2. Meeker J, Cooper M, Lefkowitz D, Susi P. Engineering Control Technologies to Reduce Occupational Silica Exposures in Masonry Cutting and Tuckpointing. Public Health Reports, 2009 Supplement 1, v 124 (1-20).

  3. Valiante DJ, Schill D, Rosenman KD, Socie E. Highway repair: A new silicosis threat. Am J Public Health 2004;94:876-880.

  4. Rosenman KD, Petcher E, Schill DP, Valiante DJ, Bresnitz EA, Cummings KR, Socie E, Filios MS. Silicosis in dental laboratory technicians – Five States, 1994-2000. MMWR 2004;53/No-9:195-197.

  5. Echt A, Sieber K, Jones E, Schill D, Lefkowitz D, Sugar J, and Hoffner K. Control of respirable dust and crystalline silica from breaking concrete with a jackhammer. Appl Occup Environ Hyg 18:491-495, 2003.

  6. Goodwin SS, Stanbury MJ, Wang ML, Silbergeld E, Parker JE. Previously undetected pneumoconiosis in New Jersey decedents. Am J of Indust Med 2003;44:304-311.

  7. Maxfield R, Alo C, Reilly MJ, Rosenman K, Kalinowski D, Stanbury M, Valiante D. Surveillance for silicosis, 1993-Illinois, Michigan, New Jersey, North Carolina, Ohio, Texas, and Wisconsin. MMWR 1997; 46/No-1:13-27.

  8. Hall N, Rosenman KD. Occupational risk factors for developing tuberculosis. Am J Ind Med 1996; 30:148-154.

  9. Rosenman KD, Stanbury MJ, Reilly MJ. Mortality among persons with silicosis reported to two State based disease surveillance systems. Scan J Work Environ Health 1995; 21 suppl 2:73-6.

  10. Stanbury M, Joyce P, Kipen H. Silicosis and workers' compensation in New Jersey. J Occup Environ Med 1995; 37:1342-1347.

  11. Cooper TC, Gressel MG, Froehlich PA, Caplan PE, Mickelsen RL, Valiante D, Bost P. Successful reduction of silica exposures at a sanitary ware pottery. Am Ind Hyg Assoc. J 1993; 54:600-606.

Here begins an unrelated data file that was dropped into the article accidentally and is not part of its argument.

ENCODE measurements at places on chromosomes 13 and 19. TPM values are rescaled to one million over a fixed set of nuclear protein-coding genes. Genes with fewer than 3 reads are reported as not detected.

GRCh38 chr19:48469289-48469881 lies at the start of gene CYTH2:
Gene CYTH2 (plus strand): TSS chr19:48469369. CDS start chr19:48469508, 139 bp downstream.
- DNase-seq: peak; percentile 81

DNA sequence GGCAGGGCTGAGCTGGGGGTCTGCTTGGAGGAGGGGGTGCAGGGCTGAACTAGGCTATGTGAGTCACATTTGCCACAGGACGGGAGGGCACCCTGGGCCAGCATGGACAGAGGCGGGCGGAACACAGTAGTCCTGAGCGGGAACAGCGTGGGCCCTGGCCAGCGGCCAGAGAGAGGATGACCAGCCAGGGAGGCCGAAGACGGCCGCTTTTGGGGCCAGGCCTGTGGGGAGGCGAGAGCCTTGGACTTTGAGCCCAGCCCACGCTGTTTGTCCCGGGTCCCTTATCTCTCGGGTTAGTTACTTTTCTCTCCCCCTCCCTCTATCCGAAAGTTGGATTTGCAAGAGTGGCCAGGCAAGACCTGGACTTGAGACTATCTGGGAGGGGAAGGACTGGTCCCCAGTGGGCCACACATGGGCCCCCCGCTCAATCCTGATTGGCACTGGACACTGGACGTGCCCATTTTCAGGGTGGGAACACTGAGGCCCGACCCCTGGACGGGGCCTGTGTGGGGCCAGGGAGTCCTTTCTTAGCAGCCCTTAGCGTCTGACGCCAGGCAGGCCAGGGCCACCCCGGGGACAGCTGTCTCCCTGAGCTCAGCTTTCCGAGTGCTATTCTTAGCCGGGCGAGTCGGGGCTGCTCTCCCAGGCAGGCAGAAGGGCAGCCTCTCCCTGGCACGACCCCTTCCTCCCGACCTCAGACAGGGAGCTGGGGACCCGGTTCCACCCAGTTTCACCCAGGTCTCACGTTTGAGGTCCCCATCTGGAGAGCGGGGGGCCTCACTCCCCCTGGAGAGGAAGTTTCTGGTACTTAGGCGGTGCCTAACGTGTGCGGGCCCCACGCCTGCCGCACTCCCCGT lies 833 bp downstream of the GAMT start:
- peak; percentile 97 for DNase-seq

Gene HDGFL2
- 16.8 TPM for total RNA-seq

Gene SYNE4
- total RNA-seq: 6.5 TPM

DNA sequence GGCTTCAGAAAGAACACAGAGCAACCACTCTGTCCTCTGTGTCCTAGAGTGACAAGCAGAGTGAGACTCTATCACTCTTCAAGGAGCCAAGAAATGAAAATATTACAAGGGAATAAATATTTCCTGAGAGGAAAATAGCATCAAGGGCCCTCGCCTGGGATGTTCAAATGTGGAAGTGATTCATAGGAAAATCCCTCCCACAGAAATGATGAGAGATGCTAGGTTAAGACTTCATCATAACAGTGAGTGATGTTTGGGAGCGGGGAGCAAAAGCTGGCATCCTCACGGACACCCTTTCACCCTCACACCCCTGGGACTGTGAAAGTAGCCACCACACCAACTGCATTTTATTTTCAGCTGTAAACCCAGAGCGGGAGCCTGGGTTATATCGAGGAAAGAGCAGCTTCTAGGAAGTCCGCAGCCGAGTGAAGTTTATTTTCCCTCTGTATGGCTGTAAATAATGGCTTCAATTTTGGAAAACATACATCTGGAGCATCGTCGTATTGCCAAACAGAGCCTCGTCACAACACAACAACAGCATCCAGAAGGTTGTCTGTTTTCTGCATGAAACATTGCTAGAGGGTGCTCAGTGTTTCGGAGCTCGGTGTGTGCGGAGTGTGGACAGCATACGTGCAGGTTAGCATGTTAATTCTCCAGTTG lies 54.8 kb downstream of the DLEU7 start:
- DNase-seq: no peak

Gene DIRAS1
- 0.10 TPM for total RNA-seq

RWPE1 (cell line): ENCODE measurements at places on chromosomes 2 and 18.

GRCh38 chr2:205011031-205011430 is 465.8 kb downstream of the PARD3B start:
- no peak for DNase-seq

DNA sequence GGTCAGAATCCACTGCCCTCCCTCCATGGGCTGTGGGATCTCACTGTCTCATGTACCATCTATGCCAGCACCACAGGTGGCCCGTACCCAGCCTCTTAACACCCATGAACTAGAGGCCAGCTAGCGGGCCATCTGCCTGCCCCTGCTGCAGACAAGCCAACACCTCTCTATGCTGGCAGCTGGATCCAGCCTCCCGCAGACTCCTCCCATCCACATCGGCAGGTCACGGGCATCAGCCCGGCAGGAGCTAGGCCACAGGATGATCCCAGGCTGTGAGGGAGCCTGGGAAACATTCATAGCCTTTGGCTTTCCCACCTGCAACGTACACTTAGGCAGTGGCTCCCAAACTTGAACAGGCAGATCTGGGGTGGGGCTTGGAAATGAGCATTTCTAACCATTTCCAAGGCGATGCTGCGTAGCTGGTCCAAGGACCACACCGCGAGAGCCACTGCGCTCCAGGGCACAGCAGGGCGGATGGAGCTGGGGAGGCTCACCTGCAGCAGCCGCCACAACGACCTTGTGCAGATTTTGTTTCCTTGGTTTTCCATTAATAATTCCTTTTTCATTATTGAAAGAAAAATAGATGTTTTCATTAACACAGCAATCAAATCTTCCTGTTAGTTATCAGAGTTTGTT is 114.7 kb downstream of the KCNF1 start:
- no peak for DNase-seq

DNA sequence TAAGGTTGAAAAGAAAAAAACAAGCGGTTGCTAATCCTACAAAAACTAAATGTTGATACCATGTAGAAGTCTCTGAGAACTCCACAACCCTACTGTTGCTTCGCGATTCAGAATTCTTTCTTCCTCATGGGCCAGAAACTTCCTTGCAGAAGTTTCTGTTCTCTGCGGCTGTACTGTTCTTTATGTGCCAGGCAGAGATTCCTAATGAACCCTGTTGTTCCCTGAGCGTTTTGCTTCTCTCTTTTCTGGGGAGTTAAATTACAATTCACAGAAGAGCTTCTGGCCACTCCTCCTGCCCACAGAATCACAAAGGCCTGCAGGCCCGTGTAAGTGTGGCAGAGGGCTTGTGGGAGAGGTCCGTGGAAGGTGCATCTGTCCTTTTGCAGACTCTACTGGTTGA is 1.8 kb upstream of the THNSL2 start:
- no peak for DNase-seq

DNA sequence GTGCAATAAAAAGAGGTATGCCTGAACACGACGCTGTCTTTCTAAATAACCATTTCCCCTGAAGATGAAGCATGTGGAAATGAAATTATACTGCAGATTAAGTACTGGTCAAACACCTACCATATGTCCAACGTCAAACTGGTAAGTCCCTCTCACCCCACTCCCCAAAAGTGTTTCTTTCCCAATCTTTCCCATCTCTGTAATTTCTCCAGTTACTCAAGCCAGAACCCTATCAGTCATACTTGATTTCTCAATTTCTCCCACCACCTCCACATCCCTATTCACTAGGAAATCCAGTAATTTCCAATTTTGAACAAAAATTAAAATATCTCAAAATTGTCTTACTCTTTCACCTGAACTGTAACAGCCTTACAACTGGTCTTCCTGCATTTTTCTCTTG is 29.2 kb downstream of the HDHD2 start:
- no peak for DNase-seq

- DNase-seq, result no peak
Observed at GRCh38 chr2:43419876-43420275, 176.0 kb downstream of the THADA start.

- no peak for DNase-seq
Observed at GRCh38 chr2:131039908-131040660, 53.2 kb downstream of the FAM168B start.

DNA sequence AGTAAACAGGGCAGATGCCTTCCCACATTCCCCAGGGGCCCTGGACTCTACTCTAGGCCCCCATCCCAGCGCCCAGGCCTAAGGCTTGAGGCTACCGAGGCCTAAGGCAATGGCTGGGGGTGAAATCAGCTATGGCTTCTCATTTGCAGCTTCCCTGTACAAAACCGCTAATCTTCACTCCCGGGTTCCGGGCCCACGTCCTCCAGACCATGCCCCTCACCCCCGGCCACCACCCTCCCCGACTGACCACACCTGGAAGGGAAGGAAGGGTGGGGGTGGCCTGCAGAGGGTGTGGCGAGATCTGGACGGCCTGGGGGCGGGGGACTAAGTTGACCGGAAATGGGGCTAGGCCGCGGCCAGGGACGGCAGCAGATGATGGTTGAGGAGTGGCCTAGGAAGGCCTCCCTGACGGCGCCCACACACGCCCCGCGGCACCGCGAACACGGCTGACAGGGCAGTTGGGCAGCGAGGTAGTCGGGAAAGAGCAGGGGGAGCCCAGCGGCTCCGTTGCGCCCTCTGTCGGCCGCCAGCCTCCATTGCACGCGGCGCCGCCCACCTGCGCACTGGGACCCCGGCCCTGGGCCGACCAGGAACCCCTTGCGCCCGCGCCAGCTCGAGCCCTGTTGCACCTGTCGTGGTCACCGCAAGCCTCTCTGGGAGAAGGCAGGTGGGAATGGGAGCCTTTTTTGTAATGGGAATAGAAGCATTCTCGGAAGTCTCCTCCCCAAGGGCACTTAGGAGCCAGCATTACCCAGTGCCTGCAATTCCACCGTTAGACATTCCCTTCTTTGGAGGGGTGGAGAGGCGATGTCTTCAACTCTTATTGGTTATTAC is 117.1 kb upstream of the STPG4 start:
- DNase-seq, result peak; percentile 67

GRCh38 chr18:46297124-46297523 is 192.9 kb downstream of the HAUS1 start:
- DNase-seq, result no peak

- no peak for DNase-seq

12. Reilly MJ, Rosenman KD, Watt F, Stanbury M, Valiante DJ, Helmus LE, Migliozzi NA, Anderson H, Hanrahan L, Jajosky RA, Musgrave KJ, Castellan R, Ordin D. Silicosis surveillance - Michigan, New Jersey, Ohio, Wisconsin. MMWR 1993;42/No. SS-5:23-28.

  13. Valiante D, Bost P, Stanbury M, Szenics J, NIOSH. Silicosis among pottery workers - New Jersey. MMWR 1992;42:405-411.

  14. Valiante DJ, Richards T, Kinsley KB. Silicosis surveillance in New Jersey: Targeting workplaces using occupational disease and exposure surveillance data. Am J Ind Med 1992; 21:517-526

  15. Brien D, Froehlich PA, Gressel MG, Hall RM, Clark NJ, Bost P, Fischbach T. Silica exposure in hand grinding steel castings. Am Ind Hyg Assoc. J 1992; 53:42-48.

  16. Windau J, Anderson H, Rosenman KD, Rudolph L, Stanbury MJ, Stark A. The identification of occupational lung disease from hospital discharge data. J Occup Med 1991; 33:1060-1066.

  17. Rosenman KD, Trimbath L, Stanbury MJ. Surveillance of occupational lung disease: Comparison of hospital discharge data to physician reporting. Am J Public Health 1990; 80:1257-1258.

  18. Valiante D, Rosenman KD. Does silicosis still occur? JAMA 1989; 21: 3003-3007.

  19. Stanbury MJ, Rosenman KD. Chemical and dust-related diseases. New Jersey Medicine 1988; 85:929-936.

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Last Reviewed: 2/18/2020